Car Buying

Should You Replace Old Tires Even If They Have Tread Left?

RELATED READING
RESEARCH BY MAKE
Toyota cars, trucks and SUVs Ford cars, trucks and SUVs Honda cars, trucks and SUVs Chevrolet cars, trucks and SUVs Jeep cars, trucks and SUVs Nissan cars, trucks and SUVs BMW cars, trucks and SUVs Volkswagen cars, trucks and SUVs Mercedes-Benz cars, trucks and SUVs
Acura cars, trucks and SUVs Alfa Romeo cars, trucks and SUVs AMC cars, trucks and SUVs Aston Martin cars, trucks and SUVs Audi cars, trucks and SUVs Bentley cars, trucks and SUVs BMW cars, trucks and SUVs Bugatti cars, trucks and SUVs Buick cars, trucks and SUVs Cadillac cars, trucks and SUVs Chevrolet cars, trucks and SUVs Chrysler cars, trucks and SUVs Daewoo cars, trucks and SUVs Datsun cars, trucks and SUVs DeLorean cars, trucks and SUVs Dodge cars, trucks and SUVs Eagle cars, trucks and SUVs Ferrari cars, trucks and SUVs FIAT cars, trucks and SUVs Fisker cars, trucks and SUVs Ford cars, trucks and SUVs Freightliner cars, trucks and SUVs Genesis cars, trucks and SUVs Geo cars, trucks and SUVs GMC cars, trucks and SUVs Honda cars, trucks and SUVs HUMMER cars, trucks and SUVs Hyundai cars, trucks and SUVs INFINITI cars, trucks and SUVs Isuzu cars, trucks and SUVs Jaguar cars, trucks and SUVs Jeep cars, trucks and SUVs Kia cars, trucks and SUVs Lamborghini cars, trucks and SUVs Land Rover cars, trucks and SUVs Lexus cars, trucks and SUVs Lincoln cars, trucks and SUVs Lotus cars, trucks and SUVs Maserati cars, trucks and SUVs Maybach cars, trucks and SUVs Mazda cars, trucks and SUVs McLaren cars, trucks and SUVs Mercedes-Benz cars, trucks and SUVs Mercury cars, trucks and SUVs MINI cars, trucks and SUVs Mitsubishi cars, trucks and SUVs Nissan cars, trucks and SUVs Oldsmobile cars, trucks and SUVs Plymouth cars, trucks and SUVs Pontiac cars, trucks and SUVs Porsche cars, trucks and SUVs RAM cars, trucks and SUVs Rolls-Royce cars, trucks and SUVs Saab cars, trucks and SUVs Saturn cars, trucks and SUVs Scion cars, trucks and SUVs smart cars, trucks and SUVs SRT cars, trucks and SUVs Subaru cars, trucks and SUVs Suzuki cars, trucks and SUVs Tesla cars, trucks and SUVs Toyota cars, trucks and SUVs Volkswagen cars, trucks and SUVs Volvo cars, trucks and SUVs Yugo cars, trucks and SUVs
RESEARCH BY STYLE
AWD/4WD
Commercial
Convertible
Coupe
Hatchback
Hybrid/Electric
Luxury
Sedan
SUV/Crossover
Truck
Van/Minivan
Wagon

author photo by Doug DeMuro September 2016

Let's say you're interested in buying a car that has old tires, but they still have a lot of tread left. Or maybe you don't drive much, and your car's tires are getting old but don't look very worn. Should you replace those older tires even if they have a lot of tread remaining? Or is it acceptable to use an aging tire until its tread is worn out? We have the answer.

It's Not All About Tread

We suspect you wouldn't be asking this question unless you had some inkling that replacing a car's aging tires is the right thing to do, even if they still have some tread left. And indeed, old and worn tires can pose a serious safety hazard, even if their tread depth is still excellent.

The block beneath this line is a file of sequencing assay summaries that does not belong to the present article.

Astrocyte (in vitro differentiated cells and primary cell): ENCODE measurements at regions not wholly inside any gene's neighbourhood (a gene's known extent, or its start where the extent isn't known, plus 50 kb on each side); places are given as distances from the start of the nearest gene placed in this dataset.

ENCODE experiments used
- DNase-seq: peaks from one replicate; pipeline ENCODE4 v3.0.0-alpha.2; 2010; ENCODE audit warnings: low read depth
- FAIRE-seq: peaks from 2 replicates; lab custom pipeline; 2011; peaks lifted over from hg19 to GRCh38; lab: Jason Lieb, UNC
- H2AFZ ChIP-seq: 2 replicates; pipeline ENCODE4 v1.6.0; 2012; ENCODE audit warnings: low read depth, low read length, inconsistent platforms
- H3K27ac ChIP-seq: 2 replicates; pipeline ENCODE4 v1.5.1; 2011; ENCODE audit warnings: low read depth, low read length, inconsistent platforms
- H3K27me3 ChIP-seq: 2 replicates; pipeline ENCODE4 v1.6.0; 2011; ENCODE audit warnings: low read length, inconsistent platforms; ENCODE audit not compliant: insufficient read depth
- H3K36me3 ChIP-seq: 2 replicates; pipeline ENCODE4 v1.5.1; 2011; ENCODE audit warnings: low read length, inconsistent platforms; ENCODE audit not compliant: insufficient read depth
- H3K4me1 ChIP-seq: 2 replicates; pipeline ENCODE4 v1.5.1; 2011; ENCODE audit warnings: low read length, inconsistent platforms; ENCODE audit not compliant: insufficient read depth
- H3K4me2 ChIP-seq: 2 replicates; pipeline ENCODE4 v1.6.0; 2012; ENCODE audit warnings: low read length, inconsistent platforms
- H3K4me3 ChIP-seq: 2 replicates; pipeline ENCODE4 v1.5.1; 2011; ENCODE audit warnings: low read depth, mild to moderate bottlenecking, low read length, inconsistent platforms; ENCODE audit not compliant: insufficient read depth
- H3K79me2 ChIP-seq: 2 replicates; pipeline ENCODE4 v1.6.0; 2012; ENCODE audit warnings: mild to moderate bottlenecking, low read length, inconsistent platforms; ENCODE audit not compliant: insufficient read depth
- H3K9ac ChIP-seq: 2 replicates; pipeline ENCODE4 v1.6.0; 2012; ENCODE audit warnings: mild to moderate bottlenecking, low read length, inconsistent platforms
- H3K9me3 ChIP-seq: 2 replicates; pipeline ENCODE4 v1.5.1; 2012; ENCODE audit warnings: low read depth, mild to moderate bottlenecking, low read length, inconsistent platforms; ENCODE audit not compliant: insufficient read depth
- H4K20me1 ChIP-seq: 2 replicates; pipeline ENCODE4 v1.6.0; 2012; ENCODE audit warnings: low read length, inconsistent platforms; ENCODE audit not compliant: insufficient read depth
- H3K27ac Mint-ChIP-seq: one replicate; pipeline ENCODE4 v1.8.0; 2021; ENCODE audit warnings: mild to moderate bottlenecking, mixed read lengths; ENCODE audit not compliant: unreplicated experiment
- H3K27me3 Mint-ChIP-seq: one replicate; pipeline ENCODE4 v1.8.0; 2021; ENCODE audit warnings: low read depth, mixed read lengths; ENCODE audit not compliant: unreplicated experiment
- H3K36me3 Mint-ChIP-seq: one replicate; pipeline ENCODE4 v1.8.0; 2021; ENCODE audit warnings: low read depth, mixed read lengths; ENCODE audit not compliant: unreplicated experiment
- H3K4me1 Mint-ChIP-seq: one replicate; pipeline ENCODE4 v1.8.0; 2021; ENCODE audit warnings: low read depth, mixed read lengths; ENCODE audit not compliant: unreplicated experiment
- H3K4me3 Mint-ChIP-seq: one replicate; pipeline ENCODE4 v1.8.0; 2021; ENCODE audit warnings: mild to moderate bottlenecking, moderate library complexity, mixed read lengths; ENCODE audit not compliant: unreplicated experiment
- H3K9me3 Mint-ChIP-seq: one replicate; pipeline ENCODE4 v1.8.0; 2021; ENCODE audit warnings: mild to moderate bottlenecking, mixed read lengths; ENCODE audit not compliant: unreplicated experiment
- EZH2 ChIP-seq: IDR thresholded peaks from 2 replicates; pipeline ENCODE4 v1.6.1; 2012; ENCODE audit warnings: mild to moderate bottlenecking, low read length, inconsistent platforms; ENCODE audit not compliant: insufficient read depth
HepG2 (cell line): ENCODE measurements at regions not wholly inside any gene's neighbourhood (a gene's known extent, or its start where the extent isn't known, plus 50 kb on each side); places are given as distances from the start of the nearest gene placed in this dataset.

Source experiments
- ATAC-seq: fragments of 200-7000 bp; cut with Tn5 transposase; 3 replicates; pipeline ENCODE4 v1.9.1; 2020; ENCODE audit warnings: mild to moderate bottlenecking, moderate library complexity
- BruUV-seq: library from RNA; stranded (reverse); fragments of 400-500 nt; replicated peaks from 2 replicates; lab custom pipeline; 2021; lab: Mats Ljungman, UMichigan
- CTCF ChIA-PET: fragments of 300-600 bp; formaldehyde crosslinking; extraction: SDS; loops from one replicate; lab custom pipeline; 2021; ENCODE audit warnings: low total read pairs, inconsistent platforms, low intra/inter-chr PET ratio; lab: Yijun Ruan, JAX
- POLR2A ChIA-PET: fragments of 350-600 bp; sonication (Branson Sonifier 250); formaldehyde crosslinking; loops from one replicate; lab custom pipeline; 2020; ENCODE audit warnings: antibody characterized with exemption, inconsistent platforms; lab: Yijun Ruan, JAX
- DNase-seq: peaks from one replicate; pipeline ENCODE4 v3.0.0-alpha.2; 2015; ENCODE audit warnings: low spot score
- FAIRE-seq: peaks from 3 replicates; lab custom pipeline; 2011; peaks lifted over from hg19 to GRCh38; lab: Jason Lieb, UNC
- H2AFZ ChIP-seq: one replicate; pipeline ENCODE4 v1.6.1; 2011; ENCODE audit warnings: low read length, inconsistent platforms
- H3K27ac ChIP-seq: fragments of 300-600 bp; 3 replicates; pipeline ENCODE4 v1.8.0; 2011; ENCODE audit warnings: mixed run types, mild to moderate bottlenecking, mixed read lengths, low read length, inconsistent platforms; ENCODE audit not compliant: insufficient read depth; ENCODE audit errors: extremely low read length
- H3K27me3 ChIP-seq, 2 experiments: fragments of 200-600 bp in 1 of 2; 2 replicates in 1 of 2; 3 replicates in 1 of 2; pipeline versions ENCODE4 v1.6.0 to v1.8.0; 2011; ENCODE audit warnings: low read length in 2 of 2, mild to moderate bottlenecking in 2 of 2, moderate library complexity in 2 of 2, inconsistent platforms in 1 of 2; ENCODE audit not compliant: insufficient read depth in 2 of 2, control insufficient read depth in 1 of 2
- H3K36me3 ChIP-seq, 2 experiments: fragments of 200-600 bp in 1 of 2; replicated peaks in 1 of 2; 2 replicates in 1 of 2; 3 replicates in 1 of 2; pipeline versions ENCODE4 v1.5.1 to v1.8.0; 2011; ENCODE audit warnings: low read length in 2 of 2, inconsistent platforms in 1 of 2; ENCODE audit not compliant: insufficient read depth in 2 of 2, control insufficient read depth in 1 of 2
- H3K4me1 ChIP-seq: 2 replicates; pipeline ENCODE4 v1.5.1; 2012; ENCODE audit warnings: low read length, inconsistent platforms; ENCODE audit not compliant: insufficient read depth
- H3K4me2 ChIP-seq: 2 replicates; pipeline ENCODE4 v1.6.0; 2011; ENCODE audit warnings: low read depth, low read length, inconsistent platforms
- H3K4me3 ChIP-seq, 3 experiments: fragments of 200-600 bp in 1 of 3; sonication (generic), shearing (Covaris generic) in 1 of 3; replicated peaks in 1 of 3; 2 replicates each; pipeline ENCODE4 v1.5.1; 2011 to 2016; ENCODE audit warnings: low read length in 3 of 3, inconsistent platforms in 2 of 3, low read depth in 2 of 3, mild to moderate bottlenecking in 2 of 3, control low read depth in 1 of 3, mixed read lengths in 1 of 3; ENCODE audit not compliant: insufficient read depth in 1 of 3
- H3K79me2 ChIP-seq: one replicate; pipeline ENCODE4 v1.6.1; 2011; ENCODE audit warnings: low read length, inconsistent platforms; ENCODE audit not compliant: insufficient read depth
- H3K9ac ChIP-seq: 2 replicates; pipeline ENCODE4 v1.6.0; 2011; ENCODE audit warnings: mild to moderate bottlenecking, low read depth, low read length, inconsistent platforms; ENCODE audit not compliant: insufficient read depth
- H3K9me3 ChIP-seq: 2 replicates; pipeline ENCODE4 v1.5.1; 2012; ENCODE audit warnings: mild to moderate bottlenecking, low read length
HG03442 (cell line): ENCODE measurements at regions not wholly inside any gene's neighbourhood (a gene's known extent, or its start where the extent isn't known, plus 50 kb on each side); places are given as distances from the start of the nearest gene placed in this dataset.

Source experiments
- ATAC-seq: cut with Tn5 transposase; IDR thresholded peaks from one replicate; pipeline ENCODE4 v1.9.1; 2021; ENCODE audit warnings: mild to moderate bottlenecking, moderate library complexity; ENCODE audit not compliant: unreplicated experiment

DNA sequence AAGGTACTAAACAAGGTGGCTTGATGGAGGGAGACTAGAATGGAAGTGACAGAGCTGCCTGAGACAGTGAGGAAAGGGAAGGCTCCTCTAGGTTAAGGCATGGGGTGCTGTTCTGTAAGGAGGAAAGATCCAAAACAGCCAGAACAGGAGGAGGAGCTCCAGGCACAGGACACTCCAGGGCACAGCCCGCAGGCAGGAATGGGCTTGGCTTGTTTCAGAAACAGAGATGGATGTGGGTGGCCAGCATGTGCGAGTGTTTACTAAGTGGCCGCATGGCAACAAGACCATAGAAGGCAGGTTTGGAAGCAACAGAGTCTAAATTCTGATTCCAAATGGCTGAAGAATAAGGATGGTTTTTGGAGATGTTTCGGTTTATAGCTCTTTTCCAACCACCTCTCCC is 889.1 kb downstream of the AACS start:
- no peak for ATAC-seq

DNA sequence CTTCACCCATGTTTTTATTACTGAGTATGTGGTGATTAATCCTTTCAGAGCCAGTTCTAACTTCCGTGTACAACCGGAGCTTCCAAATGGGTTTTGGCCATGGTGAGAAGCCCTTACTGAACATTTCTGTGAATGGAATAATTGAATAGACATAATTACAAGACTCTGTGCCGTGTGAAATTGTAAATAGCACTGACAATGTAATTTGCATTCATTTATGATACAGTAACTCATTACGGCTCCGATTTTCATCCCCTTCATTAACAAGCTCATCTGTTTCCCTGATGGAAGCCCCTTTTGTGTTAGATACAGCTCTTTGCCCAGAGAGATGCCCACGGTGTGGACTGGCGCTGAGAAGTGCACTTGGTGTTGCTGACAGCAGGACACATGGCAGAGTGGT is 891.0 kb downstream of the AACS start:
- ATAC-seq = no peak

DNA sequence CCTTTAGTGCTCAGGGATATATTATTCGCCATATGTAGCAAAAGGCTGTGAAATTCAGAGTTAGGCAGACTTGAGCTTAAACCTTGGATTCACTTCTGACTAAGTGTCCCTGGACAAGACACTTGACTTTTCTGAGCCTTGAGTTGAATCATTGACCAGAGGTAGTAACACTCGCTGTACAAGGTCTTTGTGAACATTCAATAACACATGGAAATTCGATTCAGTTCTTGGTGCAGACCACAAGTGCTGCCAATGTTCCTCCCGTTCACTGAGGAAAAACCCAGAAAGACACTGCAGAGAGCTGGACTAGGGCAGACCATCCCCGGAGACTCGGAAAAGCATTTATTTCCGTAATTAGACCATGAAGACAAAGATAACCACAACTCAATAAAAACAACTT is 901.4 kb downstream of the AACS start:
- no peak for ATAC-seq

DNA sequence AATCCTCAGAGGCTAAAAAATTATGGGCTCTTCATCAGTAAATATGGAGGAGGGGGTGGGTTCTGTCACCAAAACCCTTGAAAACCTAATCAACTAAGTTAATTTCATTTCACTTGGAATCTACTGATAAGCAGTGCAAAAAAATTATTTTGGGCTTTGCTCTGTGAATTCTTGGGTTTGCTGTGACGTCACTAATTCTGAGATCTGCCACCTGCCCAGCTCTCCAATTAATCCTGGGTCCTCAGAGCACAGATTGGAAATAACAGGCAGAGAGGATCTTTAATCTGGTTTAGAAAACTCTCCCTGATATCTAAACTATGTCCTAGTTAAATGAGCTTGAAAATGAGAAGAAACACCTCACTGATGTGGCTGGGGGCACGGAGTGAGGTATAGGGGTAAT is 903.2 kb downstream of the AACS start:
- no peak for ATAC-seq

There are several reasons why. One is dry rot, which is the primary issue that afflicts tires when they sit while a car doesn't get used very much. Dry rot is exactly as it sounds: Tires start to degrade and rot over time, causing the rubber to lose its flexibility and crack. Dry rot is a serious problem that can potentially be even more hazardous than worn tread, as it can cause issues such as lack of functionality and tread separation.

Old tires can also develop flat spots. If a tire has been sitting on a car that hasn't moved in a while -- months, for example -- it can cause permanent flat spots in the tire (from where the car was sitting) that could dramatically diminish safety and ride comfort.

How Old Are They?

But don't worry: Everyone has a different definition of "old," and your concern for your tires might be unfounded. Three things play a major role in a tire's aging -- time, climate and storage. If a car is stored while sitting on its tires for months at a time, flat spots could develop -- and that means it's time to get the tires replaced. If a car is used in a hot, dry climate and rarely driven, dry rot is more likely. And if your tires haven't been replaced in at least 4 years or longer, it's probably time to consider a new set.

With that said, all cars, tires and storage situations are different, so it's worth checking with a mechanic to confirm a tire's state if you're concerned. Or you could go a different route: If you have any worries about the safety of your old tires, simply replace them. Tires are a very important part of a vehicle's performance and safety -- and when it comes to tires, it's certainly better to be safe than sorry.

This image is a stock photo and is not an exact representation of any vehicle offered for sale. Advertised vehicles of this model may have styling, trim levels, colors and optional equipment that differ from the stock photo.
Should You Replace Old Tires Even If They Have Tread Left? - Autotrader